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Using Social Media to Discover Infectious Diseases

Most Infectious diseases spread within a short period of time in a given population segment. Therefore, early detection of disease activity and rapid response are required to prevent growing numbers of infected patients and excessive medical expenses. A user’s symptom-related expressions on social media can be used to identify new infectious diseases in real time with high accuracy.  However, the naming or defining of a new infectious disease is a longer process that happens over a longer period of time.  For example, individuals did not use the term “Zika” on social media when expressing their symptoms before the CDC gave the new virus a name. This work proposes a bottom-up approach that uses social media data to discover new infectious diseases by collecting symptom data without prior information, such as disease names. This research can help biomedical professionals expedite identification to prevent diseases from spreading. This may also translate to lower costs for the healthcare system due to more accurate resource allocation decisions.

Lin, S., Tucker, C. S., & Kumara, S. (2017). An unsupervised machine learning model for discovering latent infectious diseases using social media data. Journal of Biomedical Informatics

For more information, please contact: Conrad Tucker, PhD at

Collaborative Learning Beneficial in the Healthcare Setting

Collaborative learning is a technique through which individuals or teams learn together by capitalizing on one another’s knowledge, skills, resources, experience, and ideas. Clinicians providing congenital cardiac care may benefit from collaborative learning given the complexity of the patient population and team approach to patient care.  Systems engineers performed broad-based time-motion and process analyses of congenital cardiac care programs at five Pediatric Heart Network core centers. Machine learning was performed to identify and prioritize areas of improvement for best return of investment. Rotating multidisciplinary team conducted site visits and facilitated deep learning and information exchange.

Collaborative discussion and machine learning findings both pinpointed that duration of mechanical ventilation following infant cardiac surgery was one key variation that could impact a number of clinical outcomes. A consensus clinical practice guideline was developed and implemented by multidisciplinary teams from the same five centers. The 1-year prospective initiative was completed in May 2015 and the findings were published in 2016. The study demonstrated a remarkable increase in early extubation from 12% to 67% utilizing this approach. Collaborative learning that uses multidisciplinary team site visits and information sharing allows for rapid structured fact-finding and dissemination of expertise among institutions. System modeling and machine learning approaches objectively identify and prioritize focused areas for guideline development. The collaborative learning framework can potentially be applied to other components of congenital cardiac care and provide a complement to randomized clinical trials as a method to rapidly inform and improve the care of children with congenital heart disease. The design concept is generalizable and applicable to other clinical care areas. This framework is particularly valuable in complexes processes that require participation of various health professionals such as nurses, physicians, respiratory therapists and other allied health personnel. Moreover, the model allows clinicians at peer institutions and opportunity to share experience regarding the implementation process of a clinical practice guideline.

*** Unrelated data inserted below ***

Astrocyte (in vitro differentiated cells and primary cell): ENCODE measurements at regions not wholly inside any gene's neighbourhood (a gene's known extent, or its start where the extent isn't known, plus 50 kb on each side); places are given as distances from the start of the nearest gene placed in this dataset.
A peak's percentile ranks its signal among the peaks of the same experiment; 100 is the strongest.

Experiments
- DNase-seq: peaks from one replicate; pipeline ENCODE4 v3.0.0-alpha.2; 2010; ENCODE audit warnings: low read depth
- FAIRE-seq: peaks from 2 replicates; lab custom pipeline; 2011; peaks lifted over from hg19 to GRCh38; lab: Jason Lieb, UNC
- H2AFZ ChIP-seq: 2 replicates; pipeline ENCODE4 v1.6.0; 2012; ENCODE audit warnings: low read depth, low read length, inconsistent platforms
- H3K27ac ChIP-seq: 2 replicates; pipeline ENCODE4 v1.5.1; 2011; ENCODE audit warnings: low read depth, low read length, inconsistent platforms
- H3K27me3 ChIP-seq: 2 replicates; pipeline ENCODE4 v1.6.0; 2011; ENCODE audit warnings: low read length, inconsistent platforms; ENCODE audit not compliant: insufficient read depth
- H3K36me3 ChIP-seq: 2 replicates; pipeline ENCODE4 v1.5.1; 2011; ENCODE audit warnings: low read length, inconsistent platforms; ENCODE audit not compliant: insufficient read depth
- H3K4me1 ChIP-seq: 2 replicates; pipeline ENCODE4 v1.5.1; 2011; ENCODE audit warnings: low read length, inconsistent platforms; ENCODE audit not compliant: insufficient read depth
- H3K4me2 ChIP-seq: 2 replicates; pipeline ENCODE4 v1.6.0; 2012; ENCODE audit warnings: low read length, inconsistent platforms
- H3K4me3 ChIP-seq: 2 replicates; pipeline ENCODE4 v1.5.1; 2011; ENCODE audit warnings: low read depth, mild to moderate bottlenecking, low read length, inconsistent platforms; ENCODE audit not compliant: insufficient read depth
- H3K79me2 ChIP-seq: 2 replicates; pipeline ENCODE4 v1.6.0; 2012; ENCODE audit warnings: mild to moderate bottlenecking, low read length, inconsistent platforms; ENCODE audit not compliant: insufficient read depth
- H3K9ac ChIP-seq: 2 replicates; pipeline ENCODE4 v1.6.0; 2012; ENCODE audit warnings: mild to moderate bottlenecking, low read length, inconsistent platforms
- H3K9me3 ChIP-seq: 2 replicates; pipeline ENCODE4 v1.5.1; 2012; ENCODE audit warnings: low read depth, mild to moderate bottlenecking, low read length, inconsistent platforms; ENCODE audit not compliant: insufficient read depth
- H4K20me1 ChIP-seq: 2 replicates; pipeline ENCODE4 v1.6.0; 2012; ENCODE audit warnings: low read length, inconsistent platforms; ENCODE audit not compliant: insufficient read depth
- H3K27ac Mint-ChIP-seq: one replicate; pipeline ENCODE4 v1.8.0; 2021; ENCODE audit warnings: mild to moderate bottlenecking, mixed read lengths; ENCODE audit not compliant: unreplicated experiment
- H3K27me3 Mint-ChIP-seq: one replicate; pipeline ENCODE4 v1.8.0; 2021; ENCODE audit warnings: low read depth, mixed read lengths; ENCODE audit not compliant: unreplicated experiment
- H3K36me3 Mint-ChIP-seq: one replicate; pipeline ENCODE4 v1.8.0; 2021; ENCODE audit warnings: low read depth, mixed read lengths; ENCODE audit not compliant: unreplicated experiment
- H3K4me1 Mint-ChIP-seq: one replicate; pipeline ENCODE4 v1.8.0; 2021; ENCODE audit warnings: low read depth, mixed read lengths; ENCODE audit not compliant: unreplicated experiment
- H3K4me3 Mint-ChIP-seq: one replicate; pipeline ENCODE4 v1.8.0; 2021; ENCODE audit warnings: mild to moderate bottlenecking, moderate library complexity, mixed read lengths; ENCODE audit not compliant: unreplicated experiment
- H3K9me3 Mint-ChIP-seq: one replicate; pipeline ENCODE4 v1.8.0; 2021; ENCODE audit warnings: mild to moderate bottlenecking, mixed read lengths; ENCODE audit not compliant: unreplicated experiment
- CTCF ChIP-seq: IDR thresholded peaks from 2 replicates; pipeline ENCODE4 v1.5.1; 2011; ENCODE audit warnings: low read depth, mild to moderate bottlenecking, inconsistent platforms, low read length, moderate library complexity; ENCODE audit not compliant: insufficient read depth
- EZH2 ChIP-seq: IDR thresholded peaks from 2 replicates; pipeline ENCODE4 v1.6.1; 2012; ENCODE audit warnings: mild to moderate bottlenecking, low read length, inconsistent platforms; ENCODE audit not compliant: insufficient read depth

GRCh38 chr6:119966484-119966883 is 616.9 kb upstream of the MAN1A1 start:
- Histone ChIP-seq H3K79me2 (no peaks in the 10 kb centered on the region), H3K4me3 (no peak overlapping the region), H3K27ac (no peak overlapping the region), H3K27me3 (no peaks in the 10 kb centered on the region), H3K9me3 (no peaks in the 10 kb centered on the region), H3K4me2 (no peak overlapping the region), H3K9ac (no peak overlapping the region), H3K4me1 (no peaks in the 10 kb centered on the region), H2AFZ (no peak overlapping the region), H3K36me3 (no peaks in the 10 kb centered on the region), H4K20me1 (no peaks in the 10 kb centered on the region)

This model is of added importance in pediatric hospitals since there have not been strong external forces, such as Medicare, to establish a standard practice. The collaborative learning model allows centers to understand how health care teams can perform at the highest level.  This knowledge cannot be transferred without direct observation and discussions between host and visiting programs.  Collaborative learning has proven to be a powerful tool in advance medicine in adults. This promising application in pediatrics should serve as a launching point for numerous projects.  It will allow rapid transmission of best practice, thereby improving the outcomes for children with complex medical conditions such as congenital heart disease.

Wolf, M. J., Lee, E. K., Nicolson, S. C., Pearson, G. D., Witte, M. K., Huckaby, J., … & Pediatric Heart Network Investigators. (2016). Rationale and Methodology of a Collaborative Learning Project in Congenital Cardiac Care. American Heart Journal, 174, 129-137.

For more information, please contact: Eva Lee, PhD at